Friday, January 02, 2009

Beware: may cause cavities

I got up this morning and started a crock pot of stew and then proceeded to make a rich fudge from the back of the Hershey's Cocoa label. My mother has made this recipe many times and I had her teach me how many years back. I decide this time to make it the way the Hershey's label suggested and all went well until I got to the end.

Hersheys says that after you reach a certain temperature to remove from heat and let the fudge cool to 110 degrees, a temperature I never reached because it started hardening up. I went ahead and added pecans, which is an adjustment my mother made to the recipe and an important one, and then began to stir it. This was an incredible struggle and took lots of muscle power. I was able to get it onto my platter but unable to spread it out because it set almost immediately. In the end it was still quite delicious.

I used a candy thermometer this time and it sure made things easier. My mother had taught me to watch for a glossy-ness in the chocolate and if you put a small amount in cold water and you were able to form a ball with it, then it was ready. I was always able to make the fudge successfully but never felt comfortable deciding when the chocolate was glossy, so the thermometer was a great tool to use. Here's the recipe but I've altered it to the way my mother taught me. It's very rich and chocolatey, so if you think you can handle it then try it and let me know what you think.

Classic Rich Cocoa Fudge
3 c. sugar
2/3 c. cocoa
1/8 t. salt
1 1/2 c. milk
1/2 stick of butter
1 t. vanilla
1 c. pecan pieces

Butter a large plate or platter.

Mix sugar, cocoa and salt, in a heavy 4 qt saucepan, until all lumps are gone. Stir in milk.

Cook over medium heat, stirring constantly, until mixture comes to a full rolling boil. Boil, without stirring, until mixture reaches 234 degrees on candy thermometer or until small amount of mixture dropped into very cold water forms a soft ball which flattens when removed from water. (Thermometer should not rest on bottom of pan)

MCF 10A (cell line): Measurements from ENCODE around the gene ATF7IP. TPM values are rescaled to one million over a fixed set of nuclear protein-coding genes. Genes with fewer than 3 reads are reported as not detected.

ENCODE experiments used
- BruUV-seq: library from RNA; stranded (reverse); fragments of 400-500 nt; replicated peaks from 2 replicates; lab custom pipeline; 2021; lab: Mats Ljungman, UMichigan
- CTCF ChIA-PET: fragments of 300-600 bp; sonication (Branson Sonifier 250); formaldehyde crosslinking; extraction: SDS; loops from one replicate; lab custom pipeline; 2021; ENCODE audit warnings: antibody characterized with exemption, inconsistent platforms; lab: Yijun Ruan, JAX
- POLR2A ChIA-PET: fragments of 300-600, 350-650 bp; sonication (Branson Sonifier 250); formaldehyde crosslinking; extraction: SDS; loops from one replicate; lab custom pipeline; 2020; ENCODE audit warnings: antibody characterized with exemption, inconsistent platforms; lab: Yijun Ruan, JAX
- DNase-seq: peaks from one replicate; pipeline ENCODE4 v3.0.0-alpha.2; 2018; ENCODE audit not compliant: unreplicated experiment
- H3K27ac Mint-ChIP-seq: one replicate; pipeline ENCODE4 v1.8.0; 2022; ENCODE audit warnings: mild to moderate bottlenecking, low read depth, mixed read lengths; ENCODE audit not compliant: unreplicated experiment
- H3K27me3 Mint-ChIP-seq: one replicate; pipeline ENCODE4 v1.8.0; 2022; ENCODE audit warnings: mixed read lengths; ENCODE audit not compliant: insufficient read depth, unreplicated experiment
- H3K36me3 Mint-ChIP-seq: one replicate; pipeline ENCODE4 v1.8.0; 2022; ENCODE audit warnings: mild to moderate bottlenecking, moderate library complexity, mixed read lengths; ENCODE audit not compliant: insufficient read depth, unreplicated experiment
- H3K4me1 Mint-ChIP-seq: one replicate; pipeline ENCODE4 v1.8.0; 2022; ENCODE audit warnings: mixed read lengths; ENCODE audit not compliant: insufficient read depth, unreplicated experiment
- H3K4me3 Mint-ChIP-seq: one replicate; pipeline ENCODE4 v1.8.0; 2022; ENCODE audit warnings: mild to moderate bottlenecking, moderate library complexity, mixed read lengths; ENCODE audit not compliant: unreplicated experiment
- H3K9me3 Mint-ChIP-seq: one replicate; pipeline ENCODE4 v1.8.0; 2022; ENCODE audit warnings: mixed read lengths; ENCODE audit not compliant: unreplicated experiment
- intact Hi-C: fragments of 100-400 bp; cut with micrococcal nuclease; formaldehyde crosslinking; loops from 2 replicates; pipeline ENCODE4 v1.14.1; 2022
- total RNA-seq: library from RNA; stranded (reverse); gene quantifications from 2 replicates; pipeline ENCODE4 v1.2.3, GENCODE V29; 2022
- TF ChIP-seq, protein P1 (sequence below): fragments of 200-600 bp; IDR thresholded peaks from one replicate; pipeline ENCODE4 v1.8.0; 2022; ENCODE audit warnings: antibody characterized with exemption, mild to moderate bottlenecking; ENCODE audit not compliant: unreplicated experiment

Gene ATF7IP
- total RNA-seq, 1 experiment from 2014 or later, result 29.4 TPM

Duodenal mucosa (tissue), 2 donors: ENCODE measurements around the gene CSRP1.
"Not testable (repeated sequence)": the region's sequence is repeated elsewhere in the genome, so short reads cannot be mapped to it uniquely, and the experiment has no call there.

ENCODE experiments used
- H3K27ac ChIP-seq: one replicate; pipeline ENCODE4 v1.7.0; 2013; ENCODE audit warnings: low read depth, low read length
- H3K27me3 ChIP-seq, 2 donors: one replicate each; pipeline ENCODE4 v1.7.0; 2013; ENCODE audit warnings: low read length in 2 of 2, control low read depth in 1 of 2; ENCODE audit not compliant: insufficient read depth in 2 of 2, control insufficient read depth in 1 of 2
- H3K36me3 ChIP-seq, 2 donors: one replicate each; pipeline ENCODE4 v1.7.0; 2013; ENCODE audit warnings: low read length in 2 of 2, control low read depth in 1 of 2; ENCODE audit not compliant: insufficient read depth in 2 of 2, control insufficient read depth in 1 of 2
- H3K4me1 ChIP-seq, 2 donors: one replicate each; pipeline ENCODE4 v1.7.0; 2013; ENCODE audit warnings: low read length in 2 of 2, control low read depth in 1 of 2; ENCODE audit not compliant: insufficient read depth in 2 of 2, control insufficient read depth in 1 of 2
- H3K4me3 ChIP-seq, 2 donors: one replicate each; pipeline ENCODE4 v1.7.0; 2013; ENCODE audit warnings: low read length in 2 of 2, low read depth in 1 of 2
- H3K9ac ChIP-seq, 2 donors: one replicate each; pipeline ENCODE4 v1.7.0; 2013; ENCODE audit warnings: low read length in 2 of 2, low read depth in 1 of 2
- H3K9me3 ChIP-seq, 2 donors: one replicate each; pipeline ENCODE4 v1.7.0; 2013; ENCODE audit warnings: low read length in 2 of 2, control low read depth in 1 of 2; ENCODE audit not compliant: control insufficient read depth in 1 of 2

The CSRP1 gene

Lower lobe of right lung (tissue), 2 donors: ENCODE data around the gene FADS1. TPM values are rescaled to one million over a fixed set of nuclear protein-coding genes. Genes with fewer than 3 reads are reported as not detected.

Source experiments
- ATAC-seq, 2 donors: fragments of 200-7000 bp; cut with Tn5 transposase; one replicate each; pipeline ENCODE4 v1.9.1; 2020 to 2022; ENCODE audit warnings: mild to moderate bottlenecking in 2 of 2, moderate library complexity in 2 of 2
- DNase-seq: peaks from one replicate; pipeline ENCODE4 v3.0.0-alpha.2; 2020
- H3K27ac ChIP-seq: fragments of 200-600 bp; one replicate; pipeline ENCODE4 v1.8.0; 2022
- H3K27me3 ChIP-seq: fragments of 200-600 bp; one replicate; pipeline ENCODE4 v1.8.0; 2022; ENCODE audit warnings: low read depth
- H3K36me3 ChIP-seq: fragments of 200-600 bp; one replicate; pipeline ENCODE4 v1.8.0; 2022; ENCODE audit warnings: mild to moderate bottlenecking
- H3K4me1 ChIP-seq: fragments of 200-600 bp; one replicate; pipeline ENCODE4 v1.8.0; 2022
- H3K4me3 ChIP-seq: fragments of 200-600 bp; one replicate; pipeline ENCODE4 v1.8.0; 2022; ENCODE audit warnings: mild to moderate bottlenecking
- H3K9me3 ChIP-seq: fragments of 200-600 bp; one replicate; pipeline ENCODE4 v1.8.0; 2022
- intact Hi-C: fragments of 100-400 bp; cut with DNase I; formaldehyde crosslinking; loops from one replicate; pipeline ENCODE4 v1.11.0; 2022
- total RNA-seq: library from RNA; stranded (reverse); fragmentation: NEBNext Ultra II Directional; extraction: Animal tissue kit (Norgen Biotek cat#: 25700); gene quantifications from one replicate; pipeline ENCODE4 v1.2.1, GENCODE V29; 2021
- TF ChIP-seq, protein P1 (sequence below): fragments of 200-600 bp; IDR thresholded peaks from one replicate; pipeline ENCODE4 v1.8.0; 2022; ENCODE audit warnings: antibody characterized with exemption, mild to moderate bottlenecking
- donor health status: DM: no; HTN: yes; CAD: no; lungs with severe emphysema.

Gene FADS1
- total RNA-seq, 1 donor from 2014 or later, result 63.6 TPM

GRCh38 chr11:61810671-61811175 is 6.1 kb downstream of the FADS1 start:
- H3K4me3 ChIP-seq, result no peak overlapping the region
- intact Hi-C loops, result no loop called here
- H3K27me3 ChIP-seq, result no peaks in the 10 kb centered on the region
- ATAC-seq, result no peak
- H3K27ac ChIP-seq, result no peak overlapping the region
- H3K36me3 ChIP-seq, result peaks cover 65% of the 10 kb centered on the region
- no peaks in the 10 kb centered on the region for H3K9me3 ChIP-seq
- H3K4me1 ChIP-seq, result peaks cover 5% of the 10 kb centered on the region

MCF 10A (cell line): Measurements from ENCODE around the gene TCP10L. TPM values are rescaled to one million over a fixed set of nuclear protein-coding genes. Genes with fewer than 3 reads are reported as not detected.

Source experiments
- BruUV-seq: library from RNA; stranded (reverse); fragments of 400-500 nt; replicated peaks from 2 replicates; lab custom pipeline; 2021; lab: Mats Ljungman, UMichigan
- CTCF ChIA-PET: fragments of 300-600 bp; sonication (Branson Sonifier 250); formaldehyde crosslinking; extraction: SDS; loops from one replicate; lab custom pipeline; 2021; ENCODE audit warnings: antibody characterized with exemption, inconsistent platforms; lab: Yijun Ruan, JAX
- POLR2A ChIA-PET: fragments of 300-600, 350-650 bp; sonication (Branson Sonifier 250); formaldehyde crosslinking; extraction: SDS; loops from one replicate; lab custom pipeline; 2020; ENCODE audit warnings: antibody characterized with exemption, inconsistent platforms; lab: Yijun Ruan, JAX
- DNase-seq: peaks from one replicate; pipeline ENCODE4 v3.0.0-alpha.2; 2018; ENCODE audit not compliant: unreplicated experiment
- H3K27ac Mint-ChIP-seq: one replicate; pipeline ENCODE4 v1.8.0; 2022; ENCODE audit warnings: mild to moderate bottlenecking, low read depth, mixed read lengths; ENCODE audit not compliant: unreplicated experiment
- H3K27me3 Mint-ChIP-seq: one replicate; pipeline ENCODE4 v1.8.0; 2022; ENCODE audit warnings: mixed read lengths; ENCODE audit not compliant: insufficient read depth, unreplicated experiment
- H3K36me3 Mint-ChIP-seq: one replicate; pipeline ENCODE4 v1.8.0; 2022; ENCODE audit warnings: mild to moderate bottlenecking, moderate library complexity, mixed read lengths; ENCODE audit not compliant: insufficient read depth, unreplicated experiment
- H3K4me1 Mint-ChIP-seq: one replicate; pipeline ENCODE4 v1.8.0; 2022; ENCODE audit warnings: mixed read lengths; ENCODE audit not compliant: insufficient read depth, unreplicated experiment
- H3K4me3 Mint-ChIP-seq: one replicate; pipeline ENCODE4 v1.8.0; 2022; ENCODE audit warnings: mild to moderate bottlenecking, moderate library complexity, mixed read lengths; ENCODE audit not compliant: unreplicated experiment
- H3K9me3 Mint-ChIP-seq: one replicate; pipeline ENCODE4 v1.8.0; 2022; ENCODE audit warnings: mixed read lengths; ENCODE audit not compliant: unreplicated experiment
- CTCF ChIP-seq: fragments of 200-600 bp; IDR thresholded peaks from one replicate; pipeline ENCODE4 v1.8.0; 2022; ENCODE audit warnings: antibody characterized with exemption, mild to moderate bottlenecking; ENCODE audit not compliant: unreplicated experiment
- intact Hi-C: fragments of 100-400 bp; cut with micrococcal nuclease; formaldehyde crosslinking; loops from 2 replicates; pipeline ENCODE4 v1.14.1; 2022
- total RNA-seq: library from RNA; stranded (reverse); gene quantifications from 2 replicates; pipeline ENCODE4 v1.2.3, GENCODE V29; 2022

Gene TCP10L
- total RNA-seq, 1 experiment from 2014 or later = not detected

Remove from heat. Add butter and let melt. DO NOT STIR. When butter is melted, add nuts and stir. Spread quickly onto prepared platter; cool completely. Cut into squares.


Tanya said...

It really is THE BEST fudge I've ever had and I've never seen it duplicated. It's not that moist, gooey stuff that most people make. I do remember when Mother was showing me how to make it, that I thought my arm would fall off from trying to stir it before it set up. Glad you are continuing the tradition!

♥georgie♥ said...

this is why i dont do sweets I would somehow mess it up...stoppin by from blogoklahoma to say Hi

Jill of All Trades said...

Following the trail of Oklahoma bloggers. Don't like chocolate much but it does sound yummy with a big ole' cup of coffee.

lagirl said...

I LOVE fudge, not the kind that simply tastes like sugar, but the rich chocolatey kind. I've never had to learn to make it because my HUSBAND (can you believe it?!) learned to make it when he was a kid and he makes it from memory and doesn't even use a candy thermometer. The man can't match his socks, but By-Golly he can make some goooood FUDGE!!

Dawn said...

How about I just send you my address and you mail me some of the sweet goodness?!?! LOL!

Donna said...

I believe that's the kind of fudge that my mom makes. I remember her doing "the drop in cold water" too. Yum, I like fudge.

4 Lettre Words said...

Yum! I would never be able to do that ball-of-cold-water trick, but I would love to see you try it. :o)